A Greens senator has spoken out about the sexual harassment she's experienced from other politicians since entering Federal Parliament, accusing senators and MPs of acting as though they are above the law.
In one example, Victorian Senator Lidia Thorpe said a male MP, standing outside her office, had looked her up and down and said "I want to take you out for dinner".
She said the man, who she declined to name, subsequently called her office repeatedly to ask her why she hadn't accepted the invitation.
Senator Thorpe has not ruled out naming the men under parliamentary privilege, although she admitted the thought of it made her feel sick.
She has decided to speak out after the sexism crisis engulfing Parliament House deepened on Monday night, with reports a government staffer filmed himself performing a "solo sex act" on the desk of a female parliamentarian before sharing it in a group chat.
Prime Minister Scott Morrison said he was shocked, disgusted and appalled by the behaviour, as he conceded Parliament House "must get its house in order".
Speaking from inside her office on Tuesday morning, Senator Thorpe revealed she had been harassed by four parliamentarians - two senators and two MPs - since she entered parliament in September.
She said the harassment included "suggestive" remarks, comments about how she dressed or "what she had in her mouth". In one example, a fellow senator had put his arm around her while walking into the chamber for question time.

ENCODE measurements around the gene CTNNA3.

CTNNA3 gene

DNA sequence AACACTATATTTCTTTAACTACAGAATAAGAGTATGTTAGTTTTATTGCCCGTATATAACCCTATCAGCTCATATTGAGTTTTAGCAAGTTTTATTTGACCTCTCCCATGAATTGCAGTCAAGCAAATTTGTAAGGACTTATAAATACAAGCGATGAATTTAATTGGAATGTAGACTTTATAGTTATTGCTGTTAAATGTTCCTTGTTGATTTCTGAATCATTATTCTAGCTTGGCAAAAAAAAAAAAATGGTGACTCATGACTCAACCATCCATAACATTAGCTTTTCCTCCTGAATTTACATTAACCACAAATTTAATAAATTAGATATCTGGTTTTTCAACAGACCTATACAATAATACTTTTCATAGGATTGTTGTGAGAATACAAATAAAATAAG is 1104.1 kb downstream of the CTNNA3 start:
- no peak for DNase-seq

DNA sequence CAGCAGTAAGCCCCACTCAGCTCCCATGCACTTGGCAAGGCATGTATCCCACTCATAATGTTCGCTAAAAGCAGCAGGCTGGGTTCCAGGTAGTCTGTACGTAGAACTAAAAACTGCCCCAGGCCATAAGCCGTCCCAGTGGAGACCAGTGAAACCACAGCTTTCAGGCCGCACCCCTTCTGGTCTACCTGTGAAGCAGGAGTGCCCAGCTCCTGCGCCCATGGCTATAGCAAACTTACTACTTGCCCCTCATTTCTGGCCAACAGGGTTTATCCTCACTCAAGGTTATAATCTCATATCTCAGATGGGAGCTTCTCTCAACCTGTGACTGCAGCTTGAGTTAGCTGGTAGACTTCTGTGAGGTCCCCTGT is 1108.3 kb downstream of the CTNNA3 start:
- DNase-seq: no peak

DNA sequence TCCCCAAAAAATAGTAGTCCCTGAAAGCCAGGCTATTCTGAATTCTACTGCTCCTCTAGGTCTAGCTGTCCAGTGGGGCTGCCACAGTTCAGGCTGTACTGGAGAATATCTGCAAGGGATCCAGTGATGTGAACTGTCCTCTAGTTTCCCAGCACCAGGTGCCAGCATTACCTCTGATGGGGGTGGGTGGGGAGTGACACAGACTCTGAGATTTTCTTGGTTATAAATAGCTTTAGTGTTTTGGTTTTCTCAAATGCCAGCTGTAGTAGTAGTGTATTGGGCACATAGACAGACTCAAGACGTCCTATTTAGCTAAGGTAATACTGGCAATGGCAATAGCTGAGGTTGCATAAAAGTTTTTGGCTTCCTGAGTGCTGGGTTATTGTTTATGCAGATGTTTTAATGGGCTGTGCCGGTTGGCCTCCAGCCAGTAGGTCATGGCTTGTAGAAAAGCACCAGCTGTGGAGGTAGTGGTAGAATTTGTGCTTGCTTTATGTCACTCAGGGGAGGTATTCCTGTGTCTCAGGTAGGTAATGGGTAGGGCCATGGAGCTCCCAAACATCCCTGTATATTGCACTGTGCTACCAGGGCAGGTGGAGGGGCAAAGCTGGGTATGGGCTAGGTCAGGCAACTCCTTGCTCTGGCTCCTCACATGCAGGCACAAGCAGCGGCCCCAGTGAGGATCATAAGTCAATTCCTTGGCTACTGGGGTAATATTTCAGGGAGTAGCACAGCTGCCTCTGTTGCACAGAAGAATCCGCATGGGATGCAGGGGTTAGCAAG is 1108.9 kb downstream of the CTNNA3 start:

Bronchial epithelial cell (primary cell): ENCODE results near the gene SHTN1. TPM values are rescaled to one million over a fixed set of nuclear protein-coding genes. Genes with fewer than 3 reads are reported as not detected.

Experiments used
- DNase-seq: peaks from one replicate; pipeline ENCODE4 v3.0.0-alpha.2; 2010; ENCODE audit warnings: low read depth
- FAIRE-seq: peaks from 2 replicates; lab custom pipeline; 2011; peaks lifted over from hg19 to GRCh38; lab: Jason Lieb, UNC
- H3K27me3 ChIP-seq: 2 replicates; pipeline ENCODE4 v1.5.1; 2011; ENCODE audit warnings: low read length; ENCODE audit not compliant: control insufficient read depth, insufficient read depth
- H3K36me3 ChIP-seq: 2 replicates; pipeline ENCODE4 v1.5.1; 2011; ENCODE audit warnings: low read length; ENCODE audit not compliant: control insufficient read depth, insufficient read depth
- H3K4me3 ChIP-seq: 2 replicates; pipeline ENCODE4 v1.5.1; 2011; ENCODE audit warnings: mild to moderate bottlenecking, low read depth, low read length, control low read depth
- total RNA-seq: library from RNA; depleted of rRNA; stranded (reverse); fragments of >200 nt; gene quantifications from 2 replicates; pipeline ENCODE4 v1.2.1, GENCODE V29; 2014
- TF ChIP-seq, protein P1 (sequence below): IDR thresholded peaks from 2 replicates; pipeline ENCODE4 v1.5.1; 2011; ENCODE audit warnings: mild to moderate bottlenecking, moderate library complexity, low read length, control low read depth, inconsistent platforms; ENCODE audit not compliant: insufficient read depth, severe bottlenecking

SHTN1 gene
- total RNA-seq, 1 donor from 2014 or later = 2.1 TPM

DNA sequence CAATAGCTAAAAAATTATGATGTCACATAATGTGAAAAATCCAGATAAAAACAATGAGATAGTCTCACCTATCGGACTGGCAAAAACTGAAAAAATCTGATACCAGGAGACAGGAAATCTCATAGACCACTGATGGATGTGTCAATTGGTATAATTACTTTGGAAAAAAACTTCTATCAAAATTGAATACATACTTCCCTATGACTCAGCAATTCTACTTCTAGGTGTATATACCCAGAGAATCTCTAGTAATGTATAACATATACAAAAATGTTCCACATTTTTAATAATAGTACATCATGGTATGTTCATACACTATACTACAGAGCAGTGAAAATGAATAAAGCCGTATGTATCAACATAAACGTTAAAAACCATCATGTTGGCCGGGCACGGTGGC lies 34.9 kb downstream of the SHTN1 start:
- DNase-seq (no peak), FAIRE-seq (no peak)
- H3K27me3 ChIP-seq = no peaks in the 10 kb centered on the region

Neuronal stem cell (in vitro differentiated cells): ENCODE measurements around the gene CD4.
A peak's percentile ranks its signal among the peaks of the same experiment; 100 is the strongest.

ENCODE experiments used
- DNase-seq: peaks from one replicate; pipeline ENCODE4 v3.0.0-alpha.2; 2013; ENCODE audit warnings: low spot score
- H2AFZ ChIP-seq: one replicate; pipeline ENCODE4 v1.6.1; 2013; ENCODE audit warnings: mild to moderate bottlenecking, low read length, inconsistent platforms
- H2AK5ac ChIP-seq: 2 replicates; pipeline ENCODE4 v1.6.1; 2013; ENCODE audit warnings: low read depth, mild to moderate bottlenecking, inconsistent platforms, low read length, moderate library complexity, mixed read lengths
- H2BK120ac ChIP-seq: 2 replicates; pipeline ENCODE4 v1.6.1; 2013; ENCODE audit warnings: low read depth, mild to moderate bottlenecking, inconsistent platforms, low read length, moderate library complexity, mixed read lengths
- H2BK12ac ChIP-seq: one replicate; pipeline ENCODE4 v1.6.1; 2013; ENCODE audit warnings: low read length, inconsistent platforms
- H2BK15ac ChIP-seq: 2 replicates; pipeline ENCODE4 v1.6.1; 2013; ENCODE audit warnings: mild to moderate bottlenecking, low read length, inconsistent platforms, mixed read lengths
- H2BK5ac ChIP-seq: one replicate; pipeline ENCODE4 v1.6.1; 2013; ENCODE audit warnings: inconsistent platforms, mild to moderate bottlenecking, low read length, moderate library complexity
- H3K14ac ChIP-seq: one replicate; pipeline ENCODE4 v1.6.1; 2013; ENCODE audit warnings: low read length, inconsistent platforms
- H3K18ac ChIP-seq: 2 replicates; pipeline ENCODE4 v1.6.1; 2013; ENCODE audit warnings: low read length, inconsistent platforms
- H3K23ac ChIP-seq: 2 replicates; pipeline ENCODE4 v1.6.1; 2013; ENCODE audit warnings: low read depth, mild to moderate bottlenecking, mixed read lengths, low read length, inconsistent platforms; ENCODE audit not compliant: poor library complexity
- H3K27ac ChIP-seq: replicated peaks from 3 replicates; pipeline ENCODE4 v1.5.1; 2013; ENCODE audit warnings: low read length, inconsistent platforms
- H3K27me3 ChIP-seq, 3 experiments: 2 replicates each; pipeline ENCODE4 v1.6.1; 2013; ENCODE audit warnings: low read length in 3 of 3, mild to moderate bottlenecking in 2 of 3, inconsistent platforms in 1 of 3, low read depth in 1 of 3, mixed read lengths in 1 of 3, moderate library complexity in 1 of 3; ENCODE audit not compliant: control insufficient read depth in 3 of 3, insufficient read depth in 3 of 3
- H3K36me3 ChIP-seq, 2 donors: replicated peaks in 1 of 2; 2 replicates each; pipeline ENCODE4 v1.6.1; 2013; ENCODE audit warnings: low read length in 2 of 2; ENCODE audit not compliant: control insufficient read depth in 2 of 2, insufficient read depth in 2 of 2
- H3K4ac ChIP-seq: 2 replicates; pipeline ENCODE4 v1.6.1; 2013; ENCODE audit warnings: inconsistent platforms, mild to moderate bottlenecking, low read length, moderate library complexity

There was one senator, she said, who would deliberately walk behind her in the corridors.
Senator Thorpe said she was so afraid of being alone after estimates hearings ended late on Monday night that she phoned her partner back in Melbourne so he could help "walk me to my office".
Describing the various acts as "brazen", Senator Thorpe said some parliamentarians "believe they have so much power that they are above the law and they can do whatever they like".
"It is just about power," she said.
"These people don't care; they don't care what is being said in the media. It is not affecting how they think or affecting their behaviour. This particular person is also a bully so there is also a bit of a fear factor there as well. He couldn't care less."
Senator Thorpe said in the absence of a code of conduct for politicians, there were no real repercussions for misbehaviour. That had the affecting of silencing victims, she said.
"I expect this kind of behaviour in a nightclub, not in my workplace. I'm surprised that people who have been here for a long time feel like they have permission to say and do what they like to women in this place."
Despite the toll it has taken on her, Senator Thorpe said the harassment had strengthened, not weakened, her desire to continue in politics.
"It makes me more determined to continue the fight for justice and continue the fight for women's rights in this country," she said.
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